Empowering Children and Youth through Knowledge: Equity for Children at the 5th Latin American / Caribbean Biennial Conference

In July 2023, the 5th Latin American and Caribbean Biennial on Early Childhood, Childhood, and Youth convened in Manizales, Colombia. It brought together more than 1500 academics, researchers, civil society stakeholders, social organizations, and policymakers from 22 countries and 186 cities throughout Latin America.

Hosted by the International Center for Education and Human Development (CINDE), based in Colombia, the Biennial focused on nurturing a common understanding of challenges created by the living conditions of children, adolescents, and youth throughout Latin America and the Caribbean. The event was made possible through collaborative efforts by the Center for Advanced Studies in Childhood and Youth at the University of Manizales, and the Working Group on Childhood and Youth and Popular Education and Critical Pedagogies.

Equidad para la Infancia played a pivotal role at this transformative event, contributing research, publications, facilitation, and reflections. Programs coordinator, Mariela Giacoponello, delivered a compelling presentation during the first panel discussion, which was entitled “Generational Inequalities – Childhood and Youth: Policies, Resistance, Poverty, and Hunger.” 

The presentation shared the results of main actions developed by Equity for Children through different projects that seek to reduce inequalities in childhood and adolescence in Latin America. Specially, she focused on the description of the bunch of quantitative research made with different partners to analyze multidimensional child poverty in the region. To mention some of them: (i) metrics to examine intraurban inequalities in eight countries in the region, using microdata from international household’s surveys (Childhood and urban housing inequality in eight Latin American countries, with Unicef), and (ii) the study made in Colombia to include a monitoring process on child poverty, using secondary sources (Measuring and Monitoring Child Wellbeing and Inequality at the Local Level, with Fundación Corona y Red de Ciudades Como Vamos).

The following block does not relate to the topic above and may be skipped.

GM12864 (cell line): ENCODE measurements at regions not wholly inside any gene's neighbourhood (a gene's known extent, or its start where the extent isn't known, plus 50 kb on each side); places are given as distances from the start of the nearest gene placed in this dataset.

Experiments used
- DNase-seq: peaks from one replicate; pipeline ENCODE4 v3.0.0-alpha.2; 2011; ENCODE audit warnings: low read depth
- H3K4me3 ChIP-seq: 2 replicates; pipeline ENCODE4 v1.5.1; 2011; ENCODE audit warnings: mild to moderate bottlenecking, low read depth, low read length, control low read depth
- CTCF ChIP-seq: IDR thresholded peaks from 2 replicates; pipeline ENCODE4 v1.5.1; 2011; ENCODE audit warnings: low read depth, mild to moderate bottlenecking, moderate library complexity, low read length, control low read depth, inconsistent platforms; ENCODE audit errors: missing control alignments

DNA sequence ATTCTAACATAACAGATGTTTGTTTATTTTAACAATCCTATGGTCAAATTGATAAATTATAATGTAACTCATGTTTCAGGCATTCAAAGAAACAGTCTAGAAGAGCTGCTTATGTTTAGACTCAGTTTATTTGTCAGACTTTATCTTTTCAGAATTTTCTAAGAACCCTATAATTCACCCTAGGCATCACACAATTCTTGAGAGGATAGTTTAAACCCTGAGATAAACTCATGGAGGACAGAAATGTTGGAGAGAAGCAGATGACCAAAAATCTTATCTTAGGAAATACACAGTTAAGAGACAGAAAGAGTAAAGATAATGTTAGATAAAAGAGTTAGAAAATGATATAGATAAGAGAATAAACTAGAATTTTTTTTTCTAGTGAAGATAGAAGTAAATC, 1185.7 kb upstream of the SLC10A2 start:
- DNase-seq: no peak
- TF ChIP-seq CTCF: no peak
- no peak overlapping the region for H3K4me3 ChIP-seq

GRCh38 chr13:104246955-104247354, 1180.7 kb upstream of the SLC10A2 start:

Also, she described the projects developed since the pandemic started. These actions were more qualitative and included fieldwork with different communities: (i) audiovisual project to give voice to problems experienced by vulnerable families in five Latin American during the beginning of pandemic (In first person), (ii) qualitative research focuses on Latinx migrants in the Queens community (with Voces Latinas and Spencer Foudation), and (iii) Call For Action to commemorate World Children’s Day with more than 7000 children and adolescents in Argentina (with Unicef).  

To sum up, the presentation highlighted the importance of building networks to develop projects to advocate child rights and make actions to raise the voice and participation of children and adolescents. 

Spanning two days, the conference consisted of five panels and 30 workshops, all centered around three themes:  Generational Inequalities, Collective Social Mobilization, and Narratives of Life.” 

The three panels were structured as follows:

  1. Generational Inequalities – Childhood and Youth: Policies, Resistance, Poverty, and Hunger.
    • Intersectoral and multidimensional public policies addressing territorial, labor, and educational inequalities.
    • Experiences of resistance and resilience against inequalities across diverse dimensions.
    • Epistemological, methodological, and pedagogical reflections for comprehending inequalities among children and youth.
    • Educational challenges and proposals amid the multidimensional inequalities exacerbated by the Covid-19 pandemic.
  1. Social-Collective Mobilization, Democratic Transformations, Empowerment, and Violence.
    • Educational challenges within democratic transformations in Latin America and the Caribbean.
    • Public policies, empowerment strategies, and socio-state production dynamics pertaining to childhood and youth.
    • Political mobilization and civic engagement within progressive cycles and conservative reactions.
    • Juvenicide, violence, and necropolitics.
  1. Narratives of Life, Social Movements, Diversities, and Identities.
    • Public policies: diversities and pluridiversities.
    • Social movements: gender, identities, sexual diversities, and intergenerational relationships.
    • Challenges to education [educations] stemming from diversities and caregiving practices.
    • Ethnicities and interculturalities: exclusion and othering.

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